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Any migraine sufferers found HRT that doesn't make them worse?!(14 Posts)
I tried Evorel Sequi patches for menopausal symptoms last year (esp hot flushes). It worked really well for a few months then I started having several migraines a day. Previously, I'd only had a few a year!
My migraines have always been hormone-triggered, never food, etc.
Anyone in a similar situation found a form of HRT that works for them?
I've been taking fluoxetine for the hot flushes for about six months now - it worked great until about six weeks ago - flushes are worse than ever! (No migraines though!)
I'm seeing a GP on Wednesday, but I don't really know what to ask for.
I was on Premique low dose, but they stopped manufacturing it and have struggled ever since. I'm just starting to try FemSeven Conti patches. The first one I applied, I woke up the following morning with a thumping headache and then managed to lose the damn thing during the day, so I've put another one on this morning. Headache started this afternoon. It's so frustrating.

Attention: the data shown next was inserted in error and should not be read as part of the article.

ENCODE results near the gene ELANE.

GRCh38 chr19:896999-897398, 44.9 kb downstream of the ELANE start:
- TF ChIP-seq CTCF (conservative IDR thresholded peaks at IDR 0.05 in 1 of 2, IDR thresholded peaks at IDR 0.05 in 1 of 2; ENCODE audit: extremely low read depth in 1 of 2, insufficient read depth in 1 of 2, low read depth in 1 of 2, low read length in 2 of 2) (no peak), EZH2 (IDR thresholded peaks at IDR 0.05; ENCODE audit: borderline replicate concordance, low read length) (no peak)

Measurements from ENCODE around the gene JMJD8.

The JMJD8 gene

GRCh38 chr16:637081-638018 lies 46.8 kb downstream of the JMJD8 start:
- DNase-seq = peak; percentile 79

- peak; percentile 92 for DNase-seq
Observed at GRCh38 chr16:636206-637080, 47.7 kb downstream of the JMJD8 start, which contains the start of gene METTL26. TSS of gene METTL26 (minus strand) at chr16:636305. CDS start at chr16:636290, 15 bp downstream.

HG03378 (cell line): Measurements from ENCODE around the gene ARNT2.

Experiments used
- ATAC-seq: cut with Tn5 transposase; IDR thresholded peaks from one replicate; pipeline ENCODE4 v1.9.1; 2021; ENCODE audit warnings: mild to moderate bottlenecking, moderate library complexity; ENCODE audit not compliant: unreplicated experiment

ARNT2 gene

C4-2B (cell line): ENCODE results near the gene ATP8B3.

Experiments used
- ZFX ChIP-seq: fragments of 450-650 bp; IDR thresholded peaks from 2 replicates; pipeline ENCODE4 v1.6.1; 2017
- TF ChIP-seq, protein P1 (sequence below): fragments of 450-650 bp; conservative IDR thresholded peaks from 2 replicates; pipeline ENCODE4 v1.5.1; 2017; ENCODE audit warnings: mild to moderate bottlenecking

I've found no difference. I've had occasional migraines since I was about twelve though I can usually predict what my triggers are- missing meals, especially lunch if out and about, stress and the sudden fall in hormones just before a period. At most I used to have around 6 migraines a year if I avoided as many triggers as possible.
I use Oestrogel and have had no side effects at all. I do sometimes still get a slight migraine with the withdrawal of the progesterone part of HRT but it's manageable if I take painkillers at the first hint of it.
Maybe you need a higher or lower dose in your patch? or you could try swapping to gel. That way you can adjust the dose yourself easily, but give each dose a couple of weeks to see what works.
If you ask for gel, don't let your GP wriggle out of it and say they don't recommend it. Sometimes - reading forums!- it's because they don't know how to prescribe it. As it's only oestrogen you have to use a progestogen each month too (as is added to a patch) so you will also need a prescription for something like Norethisterone or micronised progesterone (Utrogestan.) Both are taken for 10-12 days a month.